Not Such a Sentimental Journey

War and Millie McGonigle – by Karen Cushman
Knopf Books for Young Readers, 2021

Millie McGonigle is a twelve-year-old girl living in San Diego, California in 1941.  She is dealing with many issues, including her family’s financial distress due to the Great Depression, her mother’s apparent favoritism for a younger sister, and the death of her beloved grandmother.  After the Japanese attack on Pearl Harbor and America’s entry into the war, an onslaught of changes challenges her further.  This novel is not particularly nostalgic about an era when unity against an external enemy gave many Americans a sense of purpose; Millie’s psychological state is dominated by grief and anger.  She carries a notebook with her everywhere, making notes and drawings in this “Book of Dead Things.”  Karen Cushman has created a character who is not initially easy to love: morbid, bitter, and self-centered, even for a pre-teen.  Because she is a wonderful writer, she allows readers to have a range of responses to her character, following Millie on her incomplete and not so sentimental journey towards change.

The McGonigle family is far from perfect.  Her father’s good-natured jokes sometimes veer into insensitivity.  Her mom, a frustrated poet submitting verse jingles to advertisers, seems momentarily jealous when Millie actually wins five dollars in a contest.  A middle-aged cousin, Edna, has come to live with them. She seems to have a mild psychiatric or neurological disability, but her insistence on using German phrases for no apparent reason as the war approaches was worse than irritating.  Millie describes Edna’s physical appearance, and particularly odors, in repulsive detail.  The sibling relationships in the novel are the most troubling.  While Millie is loving and tolerant towards her six-year-old brother, Pete, the middle child, Lily, is a source of outrage to her older sister. Lily suffers from an unspecific respiratory condition, making her vulnerable to frequent illnesses.  Cushman doesn’t merely imply that the attention this earns Lily makes Millie feel ambivalent towards her younger sister. Millie’s feelings are actively hostile.  (She is also a bookish child, and compares Lily to Colin in The Secret Garden: “Colin was a drip like Lily until he got healthy and nice.”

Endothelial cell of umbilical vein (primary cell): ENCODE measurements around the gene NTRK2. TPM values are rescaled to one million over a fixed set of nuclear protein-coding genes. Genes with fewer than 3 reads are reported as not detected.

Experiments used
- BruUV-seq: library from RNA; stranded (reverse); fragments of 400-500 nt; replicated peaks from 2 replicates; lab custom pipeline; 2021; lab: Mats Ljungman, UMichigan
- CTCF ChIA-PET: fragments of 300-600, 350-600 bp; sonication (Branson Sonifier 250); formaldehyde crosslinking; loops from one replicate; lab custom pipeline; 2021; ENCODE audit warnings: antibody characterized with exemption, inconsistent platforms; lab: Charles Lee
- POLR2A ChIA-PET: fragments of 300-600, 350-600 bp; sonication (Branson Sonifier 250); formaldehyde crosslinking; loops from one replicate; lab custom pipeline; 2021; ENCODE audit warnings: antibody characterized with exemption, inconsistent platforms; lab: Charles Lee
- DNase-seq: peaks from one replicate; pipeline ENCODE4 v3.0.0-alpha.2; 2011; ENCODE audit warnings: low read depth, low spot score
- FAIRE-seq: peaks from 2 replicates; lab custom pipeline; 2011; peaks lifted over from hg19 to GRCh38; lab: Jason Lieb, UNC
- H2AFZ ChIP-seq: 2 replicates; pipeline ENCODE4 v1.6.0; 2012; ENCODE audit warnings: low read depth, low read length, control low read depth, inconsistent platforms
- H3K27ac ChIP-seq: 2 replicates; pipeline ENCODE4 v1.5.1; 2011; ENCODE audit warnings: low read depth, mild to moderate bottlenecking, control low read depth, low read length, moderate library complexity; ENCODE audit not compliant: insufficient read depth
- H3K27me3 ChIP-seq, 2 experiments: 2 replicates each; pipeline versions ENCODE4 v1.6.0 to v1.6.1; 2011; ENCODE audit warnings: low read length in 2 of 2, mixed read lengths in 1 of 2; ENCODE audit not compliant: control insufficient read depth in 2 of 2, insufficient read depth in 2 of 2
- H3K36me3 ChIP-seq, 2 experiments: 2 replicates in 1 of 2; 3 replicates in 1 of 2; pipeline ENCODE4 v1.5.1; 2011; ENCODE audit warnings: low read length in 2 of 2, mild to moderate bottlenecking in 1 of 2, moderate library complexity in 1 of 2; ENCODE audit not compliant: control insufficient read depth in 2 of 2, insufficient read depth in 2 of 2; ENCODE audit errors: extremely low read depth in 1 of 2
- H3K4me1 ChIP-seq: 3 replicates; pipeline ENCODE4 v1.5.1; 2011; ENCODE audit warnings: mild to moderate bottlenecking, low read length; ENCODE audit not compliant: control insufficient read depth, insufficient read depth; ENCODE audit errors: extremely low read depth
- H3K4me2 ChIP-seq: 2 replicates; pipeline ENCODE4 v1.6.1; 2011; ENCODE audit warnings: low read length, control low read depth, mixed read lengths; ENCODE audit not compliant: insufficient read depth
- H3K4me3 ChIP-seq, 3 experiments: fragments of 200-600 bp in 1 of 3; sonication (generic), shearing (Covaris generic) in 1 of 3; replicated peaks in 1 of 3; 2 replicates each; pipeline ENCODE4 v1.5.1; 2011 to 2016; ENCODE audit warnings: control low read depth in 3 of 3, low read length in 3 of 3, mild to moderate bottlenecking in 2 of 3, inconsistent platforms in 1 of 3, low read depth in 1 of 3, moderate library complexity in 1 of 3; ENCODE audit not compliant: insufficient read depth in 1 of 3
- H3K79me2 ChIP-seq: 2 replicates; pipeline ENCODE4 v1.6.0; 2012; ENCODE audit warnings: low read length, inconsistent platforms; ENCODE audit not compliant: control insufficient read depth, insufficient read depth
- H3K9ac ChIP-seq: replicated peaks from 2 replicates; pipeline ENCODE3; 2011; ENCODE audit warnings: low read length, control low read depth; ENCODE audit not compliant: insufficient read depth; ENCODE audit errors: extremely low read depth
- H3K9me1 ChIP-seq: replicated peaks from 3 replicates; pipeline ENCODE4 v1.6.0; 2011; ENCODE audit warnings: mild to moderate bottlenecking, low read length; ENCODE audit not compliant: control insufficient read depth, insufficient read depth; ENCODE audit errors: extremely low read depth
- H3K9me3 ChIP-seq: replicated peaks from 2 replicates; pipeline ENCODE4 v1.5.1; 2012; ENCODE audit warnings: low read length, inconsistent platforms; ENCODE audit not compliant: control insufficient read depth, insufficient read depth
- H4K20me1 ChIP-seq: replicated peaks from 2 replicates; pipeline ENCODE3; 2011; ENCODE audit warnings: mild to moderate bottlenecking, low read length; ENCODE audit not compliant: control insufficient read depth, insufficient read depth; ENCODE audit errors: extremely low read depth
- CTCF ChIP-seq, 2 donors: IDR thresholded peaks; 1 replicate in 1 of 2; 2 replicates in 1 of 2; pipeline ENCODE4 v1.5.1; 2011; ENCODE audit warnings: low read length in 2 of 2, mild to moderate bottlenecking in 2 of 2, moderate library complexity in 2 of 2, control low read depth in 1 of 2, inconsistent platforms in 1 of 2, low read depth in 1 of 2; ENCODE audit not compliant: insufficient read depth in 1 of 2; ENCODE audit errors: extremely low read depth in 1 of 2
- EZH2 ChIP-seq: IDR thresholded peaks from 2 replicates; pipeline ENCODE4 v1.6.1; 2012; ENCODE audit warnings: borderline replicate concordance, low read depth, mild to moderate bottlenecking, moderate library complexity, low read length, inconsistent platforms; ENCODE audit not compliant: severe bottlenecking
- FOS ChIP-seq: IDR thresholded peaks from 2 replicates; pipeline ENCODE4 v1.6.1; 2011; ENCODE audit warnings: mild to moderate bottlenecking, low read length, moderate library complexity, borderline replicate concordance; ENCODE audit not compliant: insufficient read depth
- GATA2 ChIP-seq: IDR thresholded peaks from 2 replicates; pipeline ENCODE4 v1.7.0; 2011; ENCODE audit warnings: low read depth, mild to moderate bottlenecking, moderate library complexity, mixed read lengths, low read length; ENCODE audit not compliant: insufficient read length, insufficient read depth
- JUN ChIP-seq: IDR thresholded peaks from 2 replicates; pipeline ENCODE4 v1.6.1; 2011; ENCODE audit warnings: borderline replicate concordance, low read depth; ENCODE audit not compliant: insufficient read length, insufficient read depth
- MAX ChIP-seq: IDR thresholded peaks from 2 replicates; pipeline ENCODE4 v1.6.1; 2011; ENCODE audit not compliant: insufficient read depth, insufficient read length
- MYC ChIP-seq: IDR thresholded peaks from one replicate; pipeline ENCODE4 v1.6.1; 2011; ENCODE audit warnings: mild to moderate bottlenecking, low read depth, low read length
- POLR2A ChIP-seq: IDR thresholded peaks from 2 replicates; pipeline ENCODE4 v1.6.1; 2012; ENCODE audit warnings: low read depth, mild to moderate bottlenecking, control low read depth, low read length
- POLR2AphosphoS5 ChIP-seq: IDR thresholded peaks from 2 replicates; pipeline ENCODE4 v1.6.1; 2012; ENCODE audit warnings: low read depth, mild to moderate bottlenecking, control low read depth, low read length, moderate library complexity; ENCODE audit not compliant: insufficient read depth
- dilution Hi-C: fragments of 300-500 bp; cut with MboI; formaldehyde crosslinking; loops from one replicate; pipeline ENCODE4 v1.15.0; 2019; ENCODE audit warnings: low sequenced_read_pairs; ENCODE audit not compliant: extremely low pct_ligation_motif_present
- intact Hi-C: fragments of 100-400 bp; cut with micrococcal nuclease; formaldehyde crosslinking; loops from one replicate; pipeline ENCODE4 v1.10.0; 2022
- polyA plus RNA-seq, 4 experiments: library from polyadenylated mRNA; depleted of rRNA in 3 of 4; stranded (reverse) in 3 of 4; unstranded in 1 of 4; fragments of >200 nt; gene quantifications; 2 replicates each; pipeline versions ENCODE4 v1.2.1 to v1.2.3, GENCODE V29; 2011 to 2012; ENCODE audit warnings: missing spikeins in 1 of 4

Cushman’s descriptions of the natural environment are beautiful and seamlessly related to Millie’s feelings about the world. Her seaside community is full of sailors about to be deployed, and expanding aircraft and shipping industries bring the impact of the war home.  Millie is introspective, and she also turns to different people in her life, from close to more superficial acquaintances. Eventually she finds some answers from their advice, and from observing how they cope with fear, disappointment, even grief.  War and Millie McGonigle is an unusual novel for middle-grade readers, with a main character who is aware of her sense of difference from those around her.  Cushman presents her with all her flaws, as well as her deep sensitivity as she finds a way to keep afloat for the duration.

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